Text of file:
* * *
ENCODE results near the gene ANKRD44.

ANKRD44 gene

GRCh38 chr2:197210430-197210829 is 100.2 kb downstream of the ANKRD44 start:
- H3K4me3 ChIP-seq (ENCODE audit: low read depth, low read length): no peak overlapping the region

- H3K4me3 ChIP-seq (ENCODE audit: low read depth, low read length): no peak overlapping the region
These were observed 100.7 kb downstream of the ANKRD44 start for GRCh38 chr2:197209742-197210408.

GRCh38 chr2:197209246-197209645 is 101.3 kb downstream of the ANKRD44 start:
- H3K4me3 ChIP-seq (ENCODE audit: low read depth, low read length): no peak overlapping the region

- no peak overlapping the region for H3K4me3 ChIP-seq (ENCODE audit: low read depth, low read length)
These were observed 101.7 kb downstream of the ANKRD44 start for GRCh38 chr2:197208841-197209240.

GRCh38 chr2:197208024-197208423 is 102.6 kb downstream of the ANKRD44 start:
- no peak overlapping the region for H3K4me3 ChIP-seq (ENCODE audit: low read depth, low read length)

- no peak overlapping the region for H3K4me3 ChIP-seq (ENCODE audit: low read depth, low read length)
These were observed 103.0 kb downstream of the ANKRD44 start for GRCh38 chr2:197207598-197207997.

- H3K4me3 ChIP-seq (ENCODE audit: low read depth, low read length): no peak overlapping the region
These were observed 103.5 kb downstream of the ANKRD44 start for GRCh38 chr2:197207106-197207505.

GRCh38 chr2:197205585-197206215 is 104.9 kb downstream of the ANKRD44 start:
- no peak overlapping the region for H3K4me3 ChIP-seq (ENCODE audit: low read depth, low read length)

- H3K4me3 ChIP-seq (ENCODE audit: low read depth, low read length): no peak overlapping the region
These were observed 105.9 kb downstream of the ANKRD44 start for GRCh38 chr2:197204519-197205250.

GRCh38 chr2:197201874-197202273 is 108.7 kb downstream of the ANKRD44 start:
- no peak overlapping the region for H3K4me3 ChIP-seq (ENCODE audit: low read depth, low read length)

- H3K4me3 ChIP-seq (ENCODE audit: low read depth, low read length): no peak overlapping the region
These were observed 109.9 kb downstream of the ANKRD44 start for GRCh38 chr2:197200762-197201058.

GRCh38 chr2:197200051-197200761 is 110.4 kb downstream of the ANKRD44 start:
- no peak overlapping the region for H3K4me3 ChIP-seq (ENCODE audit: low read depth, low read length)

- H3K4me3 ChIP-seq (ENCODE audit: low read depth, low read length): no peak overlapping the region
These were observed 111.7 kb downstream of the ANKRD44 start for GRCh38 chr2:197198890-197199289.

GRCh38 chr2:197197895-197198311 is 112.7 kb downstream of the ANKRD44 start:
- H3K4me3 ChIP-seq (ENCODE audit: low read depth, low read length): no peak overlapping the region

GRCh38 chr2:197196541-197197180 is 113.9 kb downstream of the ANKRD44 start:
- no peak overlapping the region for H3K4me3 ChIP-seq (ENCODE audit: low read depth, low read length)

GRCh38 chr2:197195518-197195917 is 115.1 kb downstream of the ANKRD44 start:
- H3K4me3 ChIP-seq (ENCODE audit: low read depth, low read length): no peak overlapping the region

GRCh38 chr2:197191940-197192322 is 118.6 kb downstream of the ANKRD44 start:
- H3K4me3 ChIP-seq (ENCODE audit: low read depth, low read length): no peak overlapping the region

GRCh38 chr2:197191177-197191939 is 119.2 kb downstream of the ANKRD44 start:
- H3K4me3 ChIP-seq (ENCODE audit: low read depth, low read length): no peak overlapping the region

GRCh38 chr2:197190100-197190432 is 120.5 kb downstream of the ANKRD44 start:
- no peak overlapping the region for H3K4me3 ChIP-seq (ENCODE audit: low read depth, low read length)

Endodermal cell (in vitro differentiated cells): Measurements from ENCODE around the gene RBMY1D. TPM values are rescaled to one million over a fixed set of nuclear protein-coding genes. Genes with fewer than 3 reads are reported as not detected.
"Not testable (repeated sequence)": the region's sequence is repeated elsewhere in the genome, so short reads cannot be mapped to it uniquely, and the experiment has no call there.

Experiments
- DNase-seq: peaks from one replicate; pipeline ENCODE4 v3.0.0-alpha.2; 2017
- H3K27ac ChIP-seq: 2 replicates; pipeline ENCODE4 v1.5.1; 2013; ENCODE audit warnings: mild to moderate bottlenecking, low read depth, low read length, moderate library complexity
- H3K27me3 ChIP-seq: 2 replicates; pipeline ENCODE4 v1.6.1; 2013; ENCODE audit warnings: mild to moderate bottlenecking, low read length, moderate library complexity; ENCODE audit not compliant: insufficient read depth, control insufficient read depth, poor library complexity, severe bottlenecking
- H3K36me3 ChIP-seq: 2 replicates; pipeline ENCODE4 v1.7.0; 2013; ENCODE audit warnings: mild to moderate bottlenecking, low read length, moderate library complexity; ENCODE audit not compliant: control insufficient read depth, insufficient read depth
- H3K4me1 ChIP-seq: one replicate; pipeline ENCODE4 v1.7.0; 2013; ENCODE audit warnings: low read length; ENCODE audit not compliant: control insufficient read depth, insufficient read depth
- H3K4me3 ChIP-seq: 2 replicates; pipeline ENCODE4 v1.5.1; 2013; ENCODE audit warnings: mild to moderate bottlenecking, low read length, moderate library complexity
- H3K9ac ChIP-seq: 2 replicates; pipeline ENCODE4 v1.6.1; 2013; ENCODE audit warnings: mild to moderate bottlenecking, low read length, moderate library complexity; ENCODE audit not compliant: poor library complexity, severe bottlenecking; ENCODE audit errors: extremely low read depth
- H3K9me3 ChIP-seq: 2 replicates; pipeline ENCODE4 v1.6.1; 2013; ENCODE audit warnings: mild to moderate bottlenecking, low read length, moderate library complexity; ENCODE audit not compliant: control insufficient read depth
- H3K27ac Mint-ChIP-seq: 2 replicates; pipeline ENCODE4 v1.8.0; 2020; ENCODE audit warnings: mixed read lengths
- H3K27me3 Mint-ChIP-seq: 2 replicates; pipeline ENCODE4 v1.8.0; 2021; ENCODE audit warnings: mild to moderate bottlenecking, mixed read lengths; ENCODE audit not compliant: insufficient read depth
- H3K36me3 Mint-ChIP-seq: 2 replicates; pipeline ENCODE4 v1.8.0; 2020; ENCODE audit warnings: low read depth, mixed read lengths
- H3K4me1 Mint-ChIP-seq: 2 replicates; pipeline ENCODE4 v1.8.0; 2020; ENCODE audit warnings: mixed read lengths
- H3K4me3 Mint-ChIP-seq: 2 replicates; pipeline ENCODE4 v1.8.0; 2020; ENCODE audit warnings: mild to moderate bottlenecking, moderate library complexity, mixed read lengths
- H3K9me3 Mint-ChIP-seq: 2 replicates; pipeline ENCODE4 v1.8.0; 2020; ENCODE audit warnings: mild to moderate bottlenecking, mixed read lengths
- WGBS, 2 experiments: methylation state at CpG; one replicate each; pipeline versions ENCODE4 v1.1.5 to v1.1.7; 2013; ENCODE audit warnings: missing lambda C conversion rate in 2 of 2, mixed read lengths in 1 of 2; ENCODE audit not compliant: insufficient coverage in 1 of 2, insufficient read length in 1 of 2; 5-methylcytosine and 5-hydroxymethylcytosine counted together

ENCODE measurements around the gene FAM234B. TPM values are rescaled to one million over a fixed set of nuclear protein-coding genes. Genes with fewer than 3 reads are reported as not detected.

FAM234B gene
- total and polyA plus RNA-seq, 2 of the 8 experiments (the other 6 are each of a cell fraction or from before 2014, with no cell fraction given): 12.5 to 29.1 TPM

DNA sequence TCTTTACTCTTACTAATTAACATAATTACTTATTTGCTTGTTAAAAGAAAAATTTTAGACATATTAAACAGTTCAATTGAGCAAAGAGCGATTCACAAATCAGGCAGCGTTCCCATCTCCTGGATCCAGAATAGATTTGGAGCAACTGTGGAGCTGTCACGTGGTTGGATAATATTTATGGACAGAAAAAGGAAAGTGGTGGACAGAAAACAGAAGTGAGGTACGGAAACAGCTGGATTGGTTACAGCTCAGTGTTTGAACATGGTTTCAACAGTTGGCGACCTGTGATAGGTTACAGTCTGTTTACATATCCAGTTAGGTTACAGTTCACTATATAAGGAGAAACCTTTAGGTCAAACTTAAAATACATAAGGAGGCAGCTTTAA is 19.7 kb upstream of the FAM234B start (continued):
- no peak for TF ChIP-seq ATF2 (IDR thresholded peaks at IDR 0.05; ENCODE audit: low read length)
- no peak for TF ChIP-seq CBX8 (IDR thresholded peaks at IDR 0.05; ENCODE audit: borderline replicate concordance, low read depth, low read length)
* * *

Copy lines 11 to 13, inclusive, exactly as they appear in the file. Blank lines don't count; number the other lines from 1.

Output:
GRCh38 chr2:197208024-197208423 is 102.6 kb downstream of the ANKRD44 start:
- no peak overlapping the region for H3K4me3 ChIP-seq (ENCODE audit: low read depth, low read length)

- no peak overlapping the region for H3K4me3 ChIP-seq (ENCODE audit: low read depth, low read length)